ALCS Preview: Can Astros Sketchy Stuff Stifle Sox?

On Friday night (well, Saturday morning to be accurate), the Houston Astros pit their sketchy stuff against the Boston Red Sox.

Despite scraping into the postseason and progressing to the ALCS via the Wild Card, the Red Sox only won three fewer regular season games than the Astros. There is very little to choose between these two teams.

Houston easily disposed of the White Sox in the ALCS, adding fuel to the fire that Chicago only reached October baseball thanks to the fluke of being in MLB’s worst division. Houston’s Holy trinity of Jose Altuve (1.102 OPS), Alex Bregman (.882 OPS) and Carlos Correa (1.068 OPS) lived up to their billing and were supported (or perhaps outshone) by youngsters Yordan Álvarez (1.166 OPS) and Kyle Tucker (1.000 OPS).

Boston overcame the 100-win Tampa Bay Rays in emphatic style with seven hitters homering, and JD Martinez and Kiké Hernández both hitting over .450 in the series.

Let’s break down the teams ahead of the best of seven series.


Boston: Christian Vázquez

With .801 OPS, he out-hit JD Martinez and Rafael Devers last season, but his 75 OPS+ in 2021 (100 is league average) is more reminiscent of his early years with the Red Sox.

Houston: Martin Maldonado

His motivational tweet in response to the faux outrage at Ryan Tepera’s “sketchy stuff” comment worked wonders. The 35-year-old catcher registered a hit to finish the White Sox series 1-for-15.

Verdict: Red Sox

First base

Boston: Kyle Schwarber

Oh my! Eight postseason homers with an on-base percentage over .400.

Houston: Yuli Gurriel

The AL batting champ (.319 AVG) had an uninspiring series against the White Sox but I like the symmetry of his slash line .176/.176/.176.

Verdict: Red Sox (just)

Second base

Boston: Christian Arroyo

The absence of postseason-ineligible José Iglesias, who posted .915 OPS with the Red Sox, hands the opportunity to light-hitting Arroyo. The 26-year-old went 5-for-16 in the Rays’ series.

Houston: Jose Altuve

Diminutive and devastating. In over 300 postseason plate appearances, the Venezuelan superstar has a triple slash of .306/.384/.568.

Verdict: Astros (not even close)


Boston: Xander Bogaerts

The 29-year-old has just produced his fourth straight elite season, and has already homered against the Yankees and the Rays during this postseason.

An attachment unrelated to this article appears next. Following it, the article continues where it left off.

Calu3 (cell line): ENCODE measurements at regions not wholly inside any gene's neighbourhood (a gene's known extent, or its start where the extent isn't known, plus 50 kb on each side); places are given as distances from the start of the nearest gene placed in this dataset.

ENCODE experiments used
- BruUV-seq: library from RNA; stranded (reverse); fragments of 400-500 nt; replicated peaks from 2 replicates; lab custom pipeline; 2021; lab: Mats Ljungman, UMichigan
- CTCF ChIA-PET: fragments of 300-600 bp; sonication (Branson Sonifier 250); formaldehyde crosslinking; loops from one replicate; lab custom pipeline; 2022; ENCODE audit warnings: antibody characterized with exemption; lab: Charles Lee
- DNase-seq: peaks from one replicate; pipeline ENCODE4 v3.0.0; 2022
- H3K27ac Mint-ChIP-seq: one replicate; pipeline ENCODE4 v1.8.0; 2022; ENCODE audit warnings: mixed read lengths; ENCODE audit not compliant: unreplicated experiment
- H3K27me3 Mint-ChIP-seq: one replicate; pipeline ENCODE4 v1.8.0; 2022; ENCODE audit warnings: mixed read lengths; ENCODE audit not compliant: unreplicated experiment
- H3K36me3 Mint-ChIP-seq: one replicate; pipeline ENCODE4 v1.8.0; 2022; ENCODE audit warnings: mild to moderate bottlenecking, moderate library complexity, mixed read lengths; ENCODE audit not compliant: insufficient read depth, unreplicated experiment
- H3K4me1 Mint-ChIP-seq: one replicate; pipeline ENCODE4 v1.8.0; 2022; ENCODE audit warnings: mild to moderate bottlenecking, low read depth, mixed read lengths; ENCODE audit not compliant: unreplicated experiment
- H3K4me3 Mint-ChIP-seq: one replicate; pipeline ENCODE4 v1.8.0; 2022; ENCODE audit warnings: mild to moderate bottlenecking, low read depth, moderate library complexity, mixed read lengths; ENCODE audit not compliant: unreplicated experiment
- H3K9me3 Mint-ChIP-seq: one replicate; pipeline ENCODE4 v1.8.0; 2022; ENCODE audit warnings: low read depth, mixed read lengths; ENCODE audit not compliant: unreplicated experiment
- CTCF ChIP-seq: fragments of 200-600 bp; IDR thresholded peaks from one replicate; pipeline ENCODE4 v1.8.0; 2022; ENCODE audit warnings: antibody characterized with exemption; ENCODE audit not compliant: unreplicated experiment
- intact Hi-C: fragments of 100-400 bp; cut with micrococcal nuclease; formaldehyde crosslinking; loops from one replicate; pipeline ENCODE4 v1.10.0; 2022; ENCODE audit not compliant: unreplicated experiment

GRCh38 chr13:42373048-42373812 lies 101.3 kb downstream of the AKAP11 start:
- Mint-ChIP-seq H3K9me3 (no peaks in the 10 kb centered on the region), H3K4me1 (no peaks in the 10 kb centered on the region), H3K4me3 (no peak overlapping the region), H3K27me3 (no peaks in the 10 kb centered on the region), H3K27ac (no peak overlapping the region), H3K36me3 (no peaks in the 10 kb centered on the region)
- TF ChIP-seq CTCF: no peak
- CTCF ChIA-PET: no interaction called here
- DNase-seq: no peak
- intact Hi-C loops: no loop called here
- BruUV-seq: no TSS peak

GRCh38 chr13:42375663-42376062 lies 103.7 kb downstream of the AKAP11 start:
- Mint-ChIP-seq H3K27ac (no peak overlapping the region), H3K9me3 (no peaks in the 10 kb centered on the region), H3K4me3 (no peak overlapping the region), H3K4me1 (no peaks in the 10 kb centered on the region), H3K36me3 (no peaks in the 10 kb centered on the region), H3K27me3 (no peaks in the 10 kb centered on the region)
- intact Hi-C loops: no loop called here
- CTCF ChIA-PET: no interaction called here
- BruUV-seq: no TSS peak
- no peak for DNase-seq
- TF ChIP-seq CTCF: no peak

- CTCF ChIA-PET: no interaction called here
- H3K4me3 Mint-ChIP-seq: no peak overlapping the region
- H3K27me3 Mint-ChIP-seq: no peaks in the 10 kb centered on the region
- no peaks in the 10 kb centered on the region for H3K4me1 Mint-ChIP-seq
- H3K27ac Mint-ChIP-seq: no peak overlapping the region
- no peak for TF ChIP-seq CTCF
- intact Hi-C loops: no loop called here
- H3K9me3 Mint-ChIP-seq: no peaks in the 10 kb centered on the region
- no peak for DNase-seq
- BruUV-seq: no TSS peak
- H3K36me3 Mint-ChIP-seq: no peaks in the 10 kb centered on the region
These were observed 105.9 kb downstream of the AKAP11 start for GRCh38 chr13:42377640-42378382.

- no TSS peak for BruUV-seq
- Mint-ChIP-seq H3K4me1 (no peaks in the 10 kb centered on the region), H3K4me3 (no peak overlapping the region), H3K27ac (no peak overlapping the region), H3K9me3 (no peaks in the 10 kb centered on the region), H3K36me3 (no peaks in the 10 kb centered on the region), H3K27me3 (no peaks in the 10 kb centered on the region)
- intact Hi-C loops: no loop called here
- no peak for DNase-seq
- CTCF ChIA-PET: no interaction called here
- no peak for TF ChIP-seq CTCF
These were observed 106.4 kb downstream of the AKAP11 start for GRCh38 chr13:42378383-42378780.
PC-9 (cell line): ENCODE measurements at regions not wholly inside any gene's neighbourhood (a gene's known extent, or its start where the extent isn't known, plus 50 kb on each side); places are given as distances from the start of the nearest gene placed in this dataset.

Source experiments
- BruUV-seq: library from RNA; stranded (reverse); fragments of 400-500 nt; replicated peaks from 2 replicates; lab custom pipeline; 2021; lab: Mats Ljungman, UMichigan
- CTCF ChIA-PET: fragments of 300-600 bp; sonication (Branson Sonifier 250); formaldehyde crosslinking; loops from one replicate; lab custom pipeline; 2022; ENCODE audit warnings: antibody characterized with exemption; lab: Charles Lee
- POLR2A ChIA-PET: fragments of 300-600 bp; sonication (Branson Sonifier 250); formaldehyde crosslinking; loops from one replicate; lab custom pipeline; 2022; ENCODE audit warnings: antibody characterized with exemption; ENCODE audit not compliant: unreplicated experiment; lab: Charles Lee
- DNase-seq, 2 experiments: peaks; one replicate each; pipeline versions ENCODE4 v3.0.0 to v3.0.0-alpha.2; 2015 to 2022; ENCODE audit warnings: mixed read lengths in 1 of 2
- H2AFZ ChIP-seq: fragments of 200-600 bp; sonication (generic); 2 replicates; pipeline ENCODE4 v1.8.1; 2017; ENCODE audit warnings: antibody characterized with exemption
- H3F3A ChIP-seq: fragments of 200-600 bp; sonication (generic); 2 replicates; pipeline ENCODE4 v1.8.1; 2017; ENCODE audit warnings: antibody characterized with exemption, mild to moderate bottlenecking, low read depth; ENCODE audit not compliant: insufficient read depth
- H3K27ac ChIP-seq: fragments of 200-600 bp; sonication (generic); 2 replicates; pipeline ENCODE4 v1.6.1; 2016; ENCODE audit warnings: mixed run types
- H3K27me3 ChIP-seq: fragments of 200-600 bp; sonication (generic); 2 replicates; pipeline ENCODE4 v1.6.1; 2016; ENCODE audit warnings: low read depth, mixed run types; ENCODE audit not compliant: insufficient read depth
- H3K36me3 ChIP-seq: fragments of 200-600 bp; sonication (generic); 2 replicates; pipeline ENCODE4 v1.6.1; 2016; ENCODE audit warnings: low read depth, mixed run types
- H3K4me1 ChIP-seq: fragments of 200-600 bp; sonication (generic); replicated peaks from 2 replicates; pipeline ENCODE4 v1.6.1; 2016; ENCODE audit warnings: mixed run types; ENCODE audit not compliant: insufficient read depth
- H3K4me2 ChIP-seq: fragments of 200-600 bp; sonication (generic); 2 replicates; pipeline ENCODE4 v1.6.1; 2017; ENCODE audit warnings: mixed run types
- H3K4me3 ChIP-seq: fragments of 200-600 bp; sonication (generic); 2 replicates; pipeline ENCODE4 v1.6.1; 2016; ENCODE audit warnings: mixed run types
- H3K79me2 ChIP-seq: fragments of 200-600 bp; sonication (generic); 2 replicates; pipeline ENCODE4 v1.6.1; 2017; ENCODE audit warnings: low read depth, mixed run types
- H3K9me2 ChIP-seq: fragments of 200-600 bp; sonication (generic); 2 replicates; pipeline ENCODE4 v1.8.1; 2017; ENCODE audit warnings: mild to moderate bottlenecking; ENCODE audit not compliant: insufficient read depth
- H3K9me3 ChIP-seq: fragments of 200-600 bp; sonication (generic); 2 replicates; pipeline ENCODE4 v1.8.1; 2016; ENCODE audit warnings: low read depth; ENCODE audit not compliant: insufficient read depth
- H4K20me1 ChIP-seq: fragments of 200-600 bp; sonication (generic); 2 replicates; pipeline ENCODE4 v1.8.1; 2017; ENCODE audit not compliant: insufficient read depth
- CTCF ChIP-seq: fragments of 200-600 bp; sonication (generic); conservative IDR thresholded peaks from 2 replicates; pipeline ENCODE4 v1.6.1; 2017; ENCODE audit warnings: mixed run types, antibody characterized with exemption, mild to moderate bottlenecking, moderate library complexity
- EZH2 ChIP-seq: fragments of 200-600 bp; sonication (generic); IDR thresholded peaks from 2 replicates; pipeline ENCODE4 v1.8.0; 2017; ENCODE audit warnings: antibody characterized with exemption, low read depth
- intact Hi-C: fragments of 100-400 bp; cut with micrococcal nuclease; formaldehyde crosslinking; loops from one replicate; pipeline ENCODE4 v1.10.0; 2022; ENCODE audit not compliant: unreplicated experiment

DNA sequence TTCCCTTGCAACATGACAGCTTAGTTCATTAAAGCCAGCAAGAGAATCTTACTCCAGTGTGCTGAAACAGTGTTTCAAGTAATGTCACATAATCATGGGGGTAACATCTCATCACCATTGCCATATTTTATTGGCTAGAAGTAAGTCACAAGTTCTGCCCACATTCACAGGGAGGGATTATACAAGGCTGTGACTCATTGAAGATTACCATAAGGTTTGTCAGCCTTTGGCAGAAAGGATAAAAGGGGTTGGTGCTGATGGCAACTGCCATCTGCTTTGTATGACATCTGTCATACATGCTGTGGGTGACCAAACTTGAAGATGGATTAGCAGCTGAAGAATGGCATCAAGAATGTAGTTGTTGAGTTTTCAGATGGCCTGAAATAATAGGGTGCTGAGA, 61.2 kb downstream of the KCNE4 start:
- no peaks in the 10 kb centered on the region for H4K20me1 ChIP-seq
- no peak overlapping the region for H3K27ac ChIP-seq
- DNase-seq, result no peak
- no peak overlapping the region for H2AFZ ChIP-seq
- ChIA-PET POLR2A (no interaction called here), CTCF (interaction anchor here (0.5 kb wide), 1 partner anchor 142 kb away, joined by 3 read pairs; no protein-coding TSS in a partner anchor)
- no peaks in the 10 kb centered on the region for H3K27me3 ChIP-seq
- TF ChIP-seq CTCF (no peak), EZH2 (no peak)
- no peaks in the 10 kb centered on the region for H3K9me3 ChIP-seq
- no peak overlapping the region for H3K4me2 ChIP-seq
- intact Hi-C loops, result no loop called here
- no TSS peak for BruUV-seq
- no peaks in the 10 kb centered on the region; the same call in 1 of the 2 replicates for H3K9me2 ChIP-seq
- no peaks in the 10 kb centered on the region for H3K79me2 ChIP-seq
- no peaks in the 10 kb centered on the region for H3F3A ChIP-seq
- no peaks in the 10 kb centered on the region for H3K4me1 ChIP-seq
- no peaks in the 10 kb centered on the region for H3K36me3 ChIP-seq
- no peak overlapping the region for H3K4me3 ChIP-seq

Houston: Carlos Correa

Simply the best shortstop in the game (if you take out Trea Turner for his defection to second base, and part-time outfielder Fernando Tatis Jr. I saw Correa mouth “This is my time” after his crucial hit against the White Sox. He could be right.

Verdict: Astros

Third base

Boston: Rafael Devers

He is only 24 years old and he has five home runs and .925 OPS in 20 postseason games.

Astros: Alex Bregman

Another injury-plagued season means we still haven’t seen the best of the Bregman since his 2019 superstar season. He hit .375 against the White Sox ALCS but noticeably only one extra-base hit.

Verdict: Red Sox

Left Field

Boston: Alex Verdugo

Decent season with .289/.351/.426 but has saved his best for the postseason. Eight hits and six RBI in five games.

Astros: Michael Brantley

I’m a sucker for high-contact, low-strikeout hitters, and Brantley has been one of my favourite players to watch for 10 years now. Career 3.8% swinging-strike rate. Swoon.

Verdict: Astros

Centre Field

Boston: Kiké Hernández

The versatile Puerto Rican has made a staggering 63 postseason appearances. Two homers against the Braves in the NLCS last season, and two homers against the Rays in the ALDS this year. Big game power.

Houston: ??

Verdict: Red Sox

Right Field

Boston: Hunter Renfroe

With 31 homers and .501 slugging percentage, 2021 was a great season for the oft strikeout-prone slugger. Although he only has one extra-base hit this postseason, Renfroe possesses game-changing power.

Houston: Kyle Tucker

With 147 OPS+, the 24-year-old outhit the rest of the Astros roster. He produced a similar season to Aaron Judge… but without the hype.

Verdict: Astros

Designated Hitter

Boston: J.D. Martinez

One of the best hitters of his generation, the 34-year-old doesn’t go yard as often – only 28 home runs in 2021 – but he led the league with 42 doubles and he drove in 99 runs.

Astros: Yordan Álvarez

I didn’t foresee a 145-game season for the injury-susceptible man mountain, but Álvarez hit 33 homers with 104 RBI. His .529 OBP/.636 SLG in the White Sox series was simply awesome.

Verdict: Astros


Boston: Nathan Eovaldi, Chris Sale, Eduardo Rodríguez, Tanner Houck, Nick Pivetta

I’m not sure Eovaldi will be as good or Sale will be as bad as we have seen in the postseason. Rodriguez, Houck and Pivetta seem erratic. Five scoreless innings seem as likely as five earned runs in two innings.

Astros: Lance McCullers, Luis Garcia, Framber Valdez, Zack Greinke, José Urquidy

McCullers made two great starts against the White Sox, tossing 10⅔ innings for just one earned run, but he was pulled with a forearm issue. His health could be the single most critical factor in determining the outcome of the series.

Verdict: No decision


Boston: Hansel Robles, Garrett Whitlock, Matt Barnes, Adam Ottavino, Ryan Brasier, Garrett Richards, Josh Taylor

Hmmm, after not conceding a run in September, Robles blew his stellar streak against the Rays. The two Garretts will need to carry their elite form into the ALCS.

Houston: Ryan Pressly, Kendall Graveman, Yimí Garcia, Phil Maton, Cristian Javier, Ryne Stanek

With 26 saves in 28 opportunities, Pressly was one of the most dominant closers of 2021, but really, who knows what we will see from Graveman, Garcia or Maton – all three of whom have failed to produce the goods since their deadline moves to Houston.

Verdict: Astros (only just)


Astros in six.

What do you reckon? Let us know on Twitter @BatFlips_Nerds

Photo by Nuccio DiNuzzo

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